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The Honolulu Advertiser
Posted on: Thursday, February 7, 2002

Bottle bill reopens debate on recycling

By Jan TenBruggencate
Advertiser Science Writer

Backers of a bottle deposit bill are still hopeful the Legislature will pass a measure requiring deposits for beverage containers this session, but they know they have a fight on their hands.

Legislative analyst Renee Thompson uses a machine in the State Capitol basement that demonstrates a potential method of redeeming deposits made on soft-drink containers.

Richard Ambo • The Honolulu Advertiser

State Rep. Hermina Morita, D-12th (N. Kauai, E. Maui), who heads the House Energy and Environmental Protection Committee, said she expects the Legislature to support the bottle bill.

But the food and beverage industry is trying hard to block it.

House Bill 1256 was held in a House-Senate conference committee in the 2001 session and has not been brought forward for action as legislators study alternatives to address the state's recycling issues.

The bill would place a deposit on drink containers and establish a statewide system for redemption of those containers. To help familiarize legislators with available technology, the Honolulu city government's recycling office has placed a container redemption machine next to the soda machines in the State Capitol basement.

Meanwhile, the food and drink industry has been holding meetings with legislators to sell an alternative plan calling for statewide curbside recycling. That plan would require no action by the Legislature, calling on the counties to set up programs. The industry says the plan would recover far more than beverage containers and result in a greater rate of recycling overall.

The consultant for the industry, Cascadia Consulting Group, argues that its plan could get recycling accomplished at a fraction of the cost of a bottle bill. But recycling officials say they have already tried curbside recycling, and have data that show it is far too expensive.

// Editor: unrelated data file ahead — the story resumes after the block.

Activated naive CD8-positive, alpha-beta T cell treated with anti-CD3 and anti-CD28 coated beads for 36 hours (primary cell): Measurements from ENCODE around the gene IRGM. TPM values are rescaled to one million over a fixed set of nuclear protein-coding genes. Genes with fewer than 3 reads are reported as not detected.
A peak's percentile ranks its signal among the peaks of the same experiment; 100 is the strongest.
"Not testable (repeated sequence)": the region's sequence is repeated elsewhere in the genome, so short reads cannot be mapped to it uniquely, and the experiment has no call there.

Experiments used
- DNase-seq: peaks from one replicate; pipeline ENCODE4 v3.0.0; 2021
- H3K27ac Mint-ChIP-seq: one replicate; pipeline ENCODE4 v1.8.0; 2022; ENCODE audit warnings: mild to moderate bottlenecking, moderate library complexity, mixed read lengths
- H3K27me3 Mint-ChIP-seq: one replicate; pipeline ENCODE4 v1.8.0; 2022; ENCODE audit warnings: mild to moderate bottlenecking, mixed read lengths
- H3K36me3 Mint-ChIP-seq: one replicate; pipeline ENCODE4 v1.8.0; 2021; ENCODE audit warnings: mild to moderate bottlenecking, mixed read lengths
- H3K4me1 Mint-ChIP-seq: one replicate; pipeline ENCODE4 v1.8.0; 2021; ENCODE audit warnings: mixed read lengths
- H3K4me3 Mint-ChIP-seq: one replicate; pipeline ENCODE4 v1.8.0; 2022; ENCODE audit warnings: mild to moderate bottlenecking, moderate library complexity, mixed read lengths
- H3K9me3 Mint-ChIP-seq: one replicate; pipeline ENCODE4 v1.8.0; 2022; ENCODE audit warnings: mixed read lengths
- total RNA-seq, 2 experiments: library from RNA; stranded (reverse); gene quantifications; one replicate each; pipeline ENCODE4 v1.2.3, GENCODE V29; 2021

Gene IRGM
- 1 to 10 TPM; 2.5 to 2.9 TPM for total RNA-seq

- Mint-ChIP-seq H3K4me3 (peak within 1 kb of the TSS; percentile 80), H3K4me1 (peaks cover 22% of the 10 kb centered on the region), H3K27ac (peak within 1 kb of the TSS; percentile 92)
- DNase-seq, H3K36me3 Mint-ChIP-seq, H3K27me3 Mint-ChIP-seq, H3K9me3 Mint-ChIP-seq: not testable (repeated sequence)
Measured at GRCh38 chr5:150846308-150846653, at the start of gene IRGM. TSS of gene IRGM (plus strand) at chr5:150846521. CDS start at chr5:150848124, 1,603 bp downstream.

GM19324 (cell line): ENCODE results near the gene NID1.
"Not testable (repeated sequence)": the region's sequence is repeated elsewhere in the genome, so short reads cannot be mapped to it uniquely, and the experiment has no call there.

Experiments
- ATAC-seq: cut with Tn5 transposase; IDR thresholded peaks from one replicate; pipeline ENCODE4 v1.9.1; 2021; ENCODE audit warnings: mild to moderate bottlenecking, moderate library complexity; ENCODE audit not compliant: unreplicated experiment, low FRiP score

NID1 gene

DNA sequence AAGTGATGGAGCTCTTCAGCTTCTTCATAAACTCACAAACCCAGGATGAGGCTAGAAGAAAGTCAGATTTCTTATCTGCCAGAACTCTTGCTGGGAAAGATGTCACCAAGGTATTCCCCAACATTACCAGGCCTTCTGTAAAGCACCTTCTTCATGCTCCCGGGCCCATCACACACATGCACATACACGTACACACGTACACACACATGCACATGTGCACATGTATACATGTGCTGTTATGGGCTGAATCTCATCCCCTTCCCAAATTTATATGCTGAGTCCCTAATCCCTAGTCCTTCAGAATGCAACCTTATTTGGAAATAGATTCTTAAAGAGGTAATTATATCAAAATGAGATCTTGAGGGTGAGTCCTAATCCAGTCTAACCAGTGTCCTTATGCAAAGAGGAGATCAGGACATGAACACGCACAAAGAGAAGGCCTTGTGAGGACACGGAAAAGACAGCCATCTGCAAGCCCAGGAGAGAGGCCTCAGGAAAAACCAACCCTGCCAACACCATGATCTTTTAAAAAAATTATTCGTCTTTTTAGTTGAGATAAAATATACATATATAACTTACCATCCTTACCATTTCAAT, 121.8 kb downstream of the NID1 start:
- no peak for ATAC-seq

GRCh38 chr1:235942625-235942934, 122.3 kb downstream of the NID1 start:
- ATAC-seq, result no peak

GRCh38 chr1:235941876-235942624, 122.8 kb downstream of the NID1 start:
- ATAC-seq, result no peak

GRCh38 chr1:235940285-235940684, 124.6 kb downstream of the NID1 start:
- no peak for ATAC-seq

All four counties, along with the state Department of Health, are on record supporting the bottle bill.

Morita said she was disappointed that the industry-proposed plan did not address the large number of soft-drink containers used outside the home and thus failed to address a major source of litter.

Meanwhile, Sen. Lorraine Inouye, D-1st (Hawi, N. Kona, Waimea), has proposed a pilot bottle recycling bill for the Big Island. A hearing on Senate Bill 2005 was held by the Senate Committee on Water, Land, Energy and the Environment yesterday.

The bill would establish a deposit on containers for the Big Island, and the county would use that money to hire private firms to set up redemption centers.

While Hawai'i County supports the plan, the industry considers it unworkable.

Dick Botti of the Hawai'i Food Industry Association said that relabeling bottles designated for the Big Island would be a serious problem.

"If you have to do labeling for only one county, you have a monster of a job separating inventory," Botti said.

It would be simpler to have a statewide bottle bill than to have one on just one island, he said.